Sunday, June 29, 2014

Lament: The Alternative to Complaining

Last week, I wrote a post that challenged the practice of complaining about the things we see wrong. Most specifically, I challenged the habit we have in the church of complaining about stuff over which we have no direct influence. We like to complain about our concerns and we get stuck there.

But this raises the question: What do we do with our concerns? Or What do we do about the things we see going on in our world over which we have little to no influence? Besides re-posting something on Facebook, is there another option?

The answer is found in one word: Lament.

But we don't lament in our culture. We don't lament in our churches. We don't even talk about lamenting and how central it is to the a biblical imagination. Just read the Psalms or the first chapter of Nehemiah. It's all over the place.

We understand complaining. But we don't understand lamenting.

Jesus said, "Blessed are those who mourn." This is the most paradoxical of all the beatitudes. On the surface it makes no sense whatsoever. If a synonym for blessed is "happy," as some translations put it, and mourning is associated with unhappiness, then in some ways Jesus is saying "happy are the unhappy." At the very least, we must admit that Jesus' way of seeing happiness is absolutely different than the common ways that we view it in our culture.

I think part of the insight we need comes from the shortest verse in the Bible: "Jesus wept" (John 11:35). Over what was he weeping? Lazarus' death? The fact that he was about to raise Lazarus from the dead? That his followers did not have faith? I've heard all of these reasons given in various sermons and while any of them might be true, I think there is something that lies beneath. He wept at the reality of death itself, not just the fact that there is a death to our physical bodies but that the ways of death pervade our day-to-day routines. He wept because he saw the reality that most people rejoice over the things that are death covered with a mask.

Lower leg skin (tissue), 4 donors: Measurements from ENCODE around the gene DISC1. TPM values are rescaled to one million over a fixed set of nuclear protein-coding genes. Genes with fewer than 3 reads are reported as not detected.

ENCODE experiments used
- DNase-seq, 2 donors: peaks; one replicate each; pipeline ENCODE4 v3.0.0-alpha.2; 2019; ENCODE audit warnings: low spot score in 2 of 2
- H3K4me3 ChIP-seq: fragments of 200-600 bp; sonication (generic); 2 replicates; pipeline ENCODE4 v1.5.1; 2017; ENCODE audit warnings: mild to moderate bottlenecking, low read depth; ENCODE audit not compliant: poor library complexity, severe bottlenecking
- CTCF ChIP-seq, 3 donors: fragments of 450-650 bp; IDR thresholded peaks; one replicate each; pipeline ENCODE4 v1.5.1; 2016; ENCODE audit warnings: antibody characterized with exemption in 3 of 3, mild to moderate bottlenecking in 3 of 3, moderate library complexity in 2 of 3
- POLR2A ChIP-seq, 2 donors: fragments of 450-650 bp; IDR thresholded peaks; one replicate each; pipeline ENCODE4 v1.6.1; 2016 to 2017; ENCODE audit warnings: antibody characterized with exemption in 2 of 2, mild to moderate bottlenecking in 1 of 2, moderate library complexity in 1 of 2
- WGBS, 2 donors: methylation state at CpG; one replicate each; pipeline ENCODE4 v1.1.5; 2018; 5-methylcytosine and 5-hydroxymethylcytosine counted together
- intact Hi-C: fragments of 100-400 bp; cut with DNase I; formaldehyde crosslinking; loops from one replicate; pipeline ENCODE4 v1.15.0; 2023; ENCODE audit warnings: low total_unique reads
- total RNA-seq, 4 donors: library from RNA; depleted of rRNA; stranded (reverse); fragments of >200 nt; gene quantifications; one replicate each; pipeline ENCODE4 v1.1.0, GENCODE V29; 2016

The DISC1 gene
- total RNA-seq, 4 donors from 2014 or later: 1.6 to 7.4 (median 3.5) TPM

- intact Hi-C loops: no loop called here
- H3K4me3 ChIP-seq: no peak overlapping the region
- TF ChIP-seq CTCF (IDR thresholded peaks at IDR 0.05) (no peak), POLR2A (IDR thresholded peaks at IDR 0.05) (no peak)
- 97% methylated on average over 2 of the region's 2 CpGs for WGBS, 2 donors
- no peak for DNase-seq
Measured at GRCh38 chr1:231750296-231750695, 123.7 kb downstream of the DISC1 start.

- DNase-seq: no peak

To mourn is to lament, a life practice which pervades the Hebrew Scriptures. The Jewish people knew what it means to lament, to see reality for what it is and to long for deliverance, to cry out to God for the kingdom to be made manifest. This is not just mourning because we don't get our way or because something does not work out. This is about seeing the truth of the world and lamenting about it.

We need to be introduced to lament as a spiritual discipline. Instead of lamenting, we typically do one of two things. As a primary option, we whine, we complain and we b&$%*. (Please don't be offended by this word. It describes a lot of what I've heard in the church over the years.) Ultimately, instead of lamenting we play the victim. This is what we do when we complain about our Circle of Concern.

A second option is usually offered up as the right one. We try to make to make lemonade out lemons. We try to make every day a Friday. We are told to look up when things are looking down. Sadly though, we are actually trying to make things out to be better than they really are. We refuse to enter into the pain of reality, so we do things like make excuses, we work, we laugh, we medicate, we entertain ourselves, we cope. And of course, we pull ourselves up by the bootstraps, put a smile on our faces and get back to ministering. We do anything to keep from entering into the pain of reality. Honestly, too many times, we think we are focusing on our Circle of Influence when we do this.

The spiritual practice of lament can shape us to manifest God's life in ways that nothing else can. It causes us to see that we can NOT fix things. It causes us to break the pattern of complaining and whining. It shapes us to depend upon God like little else. Yes lament is painful. It causes us to question everything. It rips us up from the inside in ways that most of our friends cannot and will not ever understand.

To lament is to live in our Circle of Influence. It takes us to the depths of our soul. It leads us to the end of our own efforts. It causes us to see that we cannot control life. It guides us to the cross.

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